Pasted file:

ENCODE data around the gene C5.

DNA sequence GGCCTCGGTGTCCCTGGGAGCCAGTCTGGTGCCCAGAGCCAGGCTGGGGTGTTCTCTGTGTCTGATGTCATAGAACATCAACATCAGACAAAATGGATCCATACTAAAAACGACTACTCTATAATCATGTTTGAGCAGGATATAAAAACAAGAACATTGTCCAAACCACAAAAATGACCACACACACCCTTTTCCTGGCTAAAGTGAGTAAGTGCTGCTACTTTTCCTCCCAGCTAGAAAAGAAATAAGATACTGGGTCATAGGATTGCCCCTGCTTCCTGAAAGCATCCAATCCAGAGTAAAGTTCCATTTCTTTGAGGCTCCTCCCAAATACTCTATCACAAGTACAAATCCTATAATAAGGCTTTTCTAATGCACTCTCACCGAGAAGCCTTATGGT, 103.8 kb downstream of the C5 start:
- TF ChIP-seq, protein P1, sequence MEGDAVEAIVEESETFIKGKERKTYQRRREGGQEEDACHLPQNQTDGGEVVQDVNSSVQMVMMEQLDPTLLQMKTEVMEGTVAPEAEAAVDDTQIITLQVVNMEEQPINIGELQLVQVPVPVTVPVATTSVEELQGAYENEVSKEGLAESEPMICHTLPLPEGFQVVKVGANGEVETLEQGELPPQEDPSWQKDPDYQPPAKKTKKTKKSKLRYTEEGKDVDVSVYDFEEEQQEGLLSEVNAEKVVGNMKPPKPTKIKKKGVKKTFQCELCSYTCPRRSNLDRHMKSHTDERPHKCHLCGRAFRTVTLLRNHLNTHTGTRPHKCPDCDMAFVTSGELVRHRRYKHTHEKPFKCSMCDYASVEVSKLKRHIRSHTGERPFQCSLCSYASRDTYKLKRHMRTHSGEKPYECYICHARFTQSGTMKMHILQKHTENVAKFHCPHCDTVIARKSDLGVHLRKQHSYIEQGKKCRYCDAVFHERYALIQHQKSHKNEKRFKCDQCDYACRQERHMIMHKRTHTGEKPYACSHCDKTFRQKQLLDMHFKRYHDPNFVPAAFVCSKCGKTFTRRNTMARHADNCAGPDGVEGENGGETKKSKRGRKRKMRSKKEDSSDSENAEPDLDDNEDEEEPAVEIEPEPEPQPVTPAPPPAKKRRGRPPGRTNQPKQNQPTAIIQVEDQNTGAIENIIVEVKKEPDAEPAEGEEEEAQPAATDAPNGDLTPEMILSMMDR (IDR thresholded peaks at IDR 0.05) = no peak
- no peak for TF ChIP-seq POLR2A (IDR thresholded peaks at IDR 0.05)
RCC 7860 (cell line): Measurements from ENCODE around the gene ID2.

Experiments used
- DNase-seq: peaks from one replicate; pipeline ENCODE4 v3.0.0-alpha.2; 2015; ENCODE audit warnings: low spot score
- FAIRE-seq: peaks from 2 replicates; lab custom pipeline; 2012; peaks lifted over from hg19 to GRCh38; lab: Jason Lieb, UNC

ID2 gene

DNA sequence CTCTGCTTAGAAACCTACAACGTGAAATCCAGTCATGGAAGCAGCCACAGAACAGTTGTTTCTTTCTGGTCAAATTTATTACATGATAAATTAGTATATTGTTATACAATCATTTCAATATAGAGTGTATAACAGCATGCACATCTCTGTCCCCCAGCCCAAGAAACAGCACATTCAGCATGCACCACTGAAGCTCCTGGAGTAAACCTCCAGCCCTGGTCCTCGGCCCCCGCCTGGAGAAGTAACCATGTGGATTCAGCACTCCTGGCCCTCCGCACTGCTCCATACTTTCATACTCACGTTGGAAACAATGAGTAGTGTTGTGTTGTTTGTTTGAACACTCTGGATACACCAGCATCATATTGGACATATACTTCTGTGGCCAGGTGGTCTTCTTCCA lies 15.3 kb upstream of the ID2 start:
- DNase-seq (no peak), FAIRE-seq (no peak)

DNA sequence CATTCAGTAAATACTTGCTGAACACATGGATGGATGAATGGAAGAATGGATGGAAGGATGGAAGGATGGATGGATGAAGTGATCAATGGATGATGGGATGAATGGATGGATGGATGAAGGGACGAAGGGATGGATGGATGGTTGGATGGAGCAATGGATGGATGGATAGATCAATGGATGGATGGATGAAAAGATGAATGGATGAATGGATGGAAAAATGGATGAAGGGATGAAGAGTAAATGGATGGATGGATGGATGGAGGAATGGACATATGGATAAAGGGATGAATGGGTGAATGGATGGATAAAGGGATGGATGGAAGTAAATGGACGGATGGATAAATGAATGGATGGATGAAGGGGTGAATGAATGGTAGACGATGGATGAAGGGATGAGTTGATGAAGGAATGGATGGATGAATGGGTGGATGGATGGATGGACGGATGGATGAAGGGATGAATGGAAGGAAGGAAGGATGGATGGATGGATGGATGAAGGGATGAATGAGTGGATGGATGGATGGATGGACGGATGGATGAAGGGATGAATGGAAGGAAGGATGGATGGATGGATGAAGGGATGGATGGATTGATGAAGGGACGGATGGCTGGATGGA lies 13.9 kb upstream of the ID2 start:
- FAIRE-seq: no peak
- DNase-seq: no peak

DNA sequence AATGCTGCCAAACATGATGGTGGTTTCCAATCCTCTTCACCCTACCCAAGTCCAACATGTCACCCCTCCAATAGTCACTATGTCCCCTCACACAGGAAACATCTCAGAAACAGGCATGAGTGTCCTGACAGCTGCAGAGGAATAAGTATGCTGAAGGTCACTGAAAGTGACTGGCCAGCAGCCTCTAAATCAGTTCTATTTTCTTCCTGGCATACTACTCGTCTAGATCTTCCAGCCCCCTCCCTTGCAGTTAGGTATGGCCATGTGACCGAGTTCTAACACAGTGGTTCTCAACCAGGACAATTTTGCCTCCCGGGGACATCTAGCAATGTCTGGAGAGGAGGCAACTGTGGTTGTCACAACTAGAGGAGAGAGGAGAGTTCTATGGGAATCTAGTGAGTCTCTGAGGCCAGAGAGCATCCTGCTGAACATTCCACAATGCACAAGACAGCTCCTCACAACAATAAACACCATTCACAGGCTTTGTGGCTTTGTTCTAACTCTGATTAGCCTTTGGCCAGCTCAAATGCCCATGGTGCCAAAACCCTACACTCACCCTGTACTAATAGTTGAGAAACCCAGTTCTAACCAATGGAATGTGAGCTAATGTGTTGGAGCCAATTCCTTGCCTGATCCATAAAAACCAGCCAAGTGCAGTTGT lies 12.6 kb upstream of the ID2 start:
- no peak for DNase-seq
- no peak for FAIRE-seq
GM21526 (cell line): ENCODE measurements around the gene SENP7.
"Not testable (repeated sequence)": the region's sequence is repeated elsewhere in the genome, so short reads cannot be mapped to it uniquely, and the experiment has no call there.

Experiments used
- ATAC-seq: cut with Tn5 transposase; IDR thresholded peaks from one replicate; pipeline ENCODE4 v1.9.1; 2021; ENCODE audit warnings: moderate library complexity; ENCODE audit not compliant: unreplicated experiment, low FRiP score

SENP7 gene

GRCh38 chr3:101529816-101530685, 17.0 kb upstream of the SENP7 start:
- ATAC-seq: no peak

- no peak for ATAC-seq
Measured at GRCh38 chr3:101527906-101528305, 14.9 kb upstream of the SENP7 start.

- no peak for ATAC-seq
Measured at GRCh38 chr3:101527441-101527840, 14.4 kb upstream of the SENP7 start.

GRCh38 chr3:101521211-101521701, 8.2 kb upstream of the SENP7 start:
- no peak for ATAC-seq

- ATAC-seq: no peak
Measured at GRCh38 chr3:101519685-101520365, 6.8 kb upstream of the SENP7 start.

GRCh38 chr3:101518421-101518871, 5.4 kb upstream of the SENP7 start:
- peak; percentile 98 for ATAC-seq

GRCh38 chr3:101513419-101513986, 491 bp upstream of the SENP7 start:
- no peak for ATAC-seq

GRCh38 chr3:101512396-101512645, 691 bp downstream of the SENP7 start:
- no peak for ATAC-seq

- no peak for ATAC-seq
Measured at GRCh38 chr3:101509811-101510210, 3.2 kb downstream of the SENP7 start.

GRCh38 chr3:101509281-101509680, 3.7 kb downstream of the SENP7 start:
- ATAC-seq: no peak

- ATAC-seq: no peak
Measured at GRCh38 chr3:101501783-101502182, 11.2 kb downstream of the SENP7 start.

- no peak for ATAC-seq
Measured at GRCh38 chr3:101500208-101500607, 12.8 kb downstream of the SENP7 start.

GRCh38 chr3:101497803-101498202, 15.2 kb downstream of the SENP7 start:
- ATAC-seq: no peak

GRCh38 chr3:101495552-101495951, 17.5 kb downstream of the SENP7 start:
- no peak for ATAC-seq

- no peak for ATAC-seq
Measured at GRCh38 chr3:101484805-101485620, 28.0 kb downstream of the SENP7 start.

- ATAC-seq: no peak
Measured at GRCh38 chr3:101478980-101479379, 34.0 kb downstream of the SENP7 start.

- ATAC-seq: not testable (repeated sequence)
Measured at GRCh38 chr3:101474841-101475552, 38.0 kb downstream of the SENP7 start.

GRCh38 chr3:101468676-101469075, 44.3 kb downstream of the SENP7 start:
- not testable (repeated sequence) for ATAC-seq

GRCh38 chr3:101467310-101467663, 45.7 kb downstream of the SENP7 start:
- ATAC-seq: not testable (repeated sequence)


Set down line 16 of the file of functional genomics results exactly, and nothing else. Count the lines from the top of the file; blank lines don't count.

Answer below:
- no peak for DNase-seq